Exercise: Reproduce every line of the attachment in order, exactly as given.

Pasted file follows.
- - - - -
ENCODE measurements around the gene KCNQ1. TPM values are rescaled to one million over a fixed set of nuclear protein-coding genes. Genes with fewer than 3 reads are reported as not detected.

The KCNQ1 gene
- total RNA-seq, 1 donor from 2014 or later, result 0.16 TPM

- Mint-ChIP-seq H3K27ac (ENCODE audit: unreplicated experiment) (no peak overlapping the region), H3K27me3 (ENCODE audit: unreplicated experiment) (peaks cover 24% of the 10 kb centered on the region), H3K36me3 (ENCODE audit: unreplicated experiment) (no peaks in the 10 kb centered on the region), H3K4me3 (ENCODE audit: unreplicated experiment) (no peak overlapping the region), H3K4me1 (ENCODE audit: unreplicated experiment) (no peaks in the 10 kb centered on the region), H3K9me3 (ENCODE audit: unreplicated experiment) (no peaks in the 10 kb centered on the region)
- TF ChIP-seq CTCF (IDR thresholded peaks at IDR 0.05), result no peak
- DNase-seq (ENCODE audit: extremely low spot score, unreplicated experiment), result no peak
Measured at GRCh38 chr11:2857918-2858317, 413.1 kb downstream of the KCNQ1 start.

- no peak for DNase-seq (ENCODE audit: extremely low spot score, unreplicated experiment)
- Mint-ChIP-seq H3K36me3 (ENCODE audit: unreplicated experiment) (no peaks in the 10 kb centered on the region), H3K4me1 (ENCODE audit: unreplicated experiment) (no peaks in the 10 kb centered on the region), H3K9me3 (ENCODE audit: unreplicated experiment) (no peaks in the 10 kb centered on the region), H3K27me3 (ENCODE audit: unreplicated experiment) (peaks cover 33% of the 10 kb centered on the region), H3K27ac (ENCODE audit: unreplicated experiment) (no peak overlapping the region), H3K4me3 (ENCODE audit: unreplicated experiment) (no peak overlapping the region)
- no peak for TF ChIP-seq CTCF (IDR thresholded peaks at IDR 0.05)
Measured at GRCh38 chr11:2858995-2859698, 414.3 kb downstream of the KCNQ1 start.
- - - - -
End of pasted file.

ENCODE measurements around the gene KCNQ1. TPM values are rescaled to one million over a fixed set of nuclear protein-coding genes. Genes with fewer than 3 reads are reported as not detected.

The KCNQ1 gene
- total RNA-seq, 1 donor from 2014 or later, result 0.16 TPM

- Mint-ChIP-seq H3K27ac (ENCODE audit: unreplicated experiment) (no peak overlapping the region), H3K27me3 (ENCODE audit: unreplicated experiment) (peaks cover 24% of the 10 kb centered on the region), H3K36me3 (ENCODE audit: unreplicated experiment) (no peaks in the 10 kb centered on the region), H3K4me3 (ENCODE audit: unreplicated experiment) (no peak overlapping the region), H3K4me1 (ENCODE audit: unreplicated experiment) (no peaks in the 10 kb centered on the region), H3K9me3 (ENCODE audit: unreplicated experiment) (no peaks in the 10 kb centered on the region)
- TF ChIP-seq CTCF (IDR thresholded peaks at IDR 0.05), result no peak
- DNase-seq (ENCODE audit: extremely low spot score, unreplicated experiment), result no peak
Measured at GRCh38 chr11:2857918-2858317, 413.1 kb downstream of the KCNQ1 start.

- no peak for DNase-seq (ENCODE audit: extremely low spot score, unreplicated experiment)
- Mint-ChIP-seq H3K36me3 (ENCODE audit: unreplicated experiment) (no peaks in the 10 kb centered on the region), H3K4me1 (ENCODE audit: unreplicated experiment) (no peaks in the 10 kb centered on the region), H3K9me3 (ENCODE audit: unreplicated experiment) (no peaks in the 10 kb centered on the region), H3K27me3 (ENCODE audit: unreplicated experiment) (peaks cover 33% of the 10 kb centered on the region), H3K27ac (ENCODE audit: unreplicated experiment) (no peak overlapping the region), H3K4me3 (ENCODE audit: unreplicated experiment) (no peak overlapping the region)
- no peak for TF ChIP-seq CTCF (IDR thresholded peaks at IDR 0.05)
Measured at GRCh38 chr11:2858995-2859698, 414.3 kb downstream of the KCNQ1 start.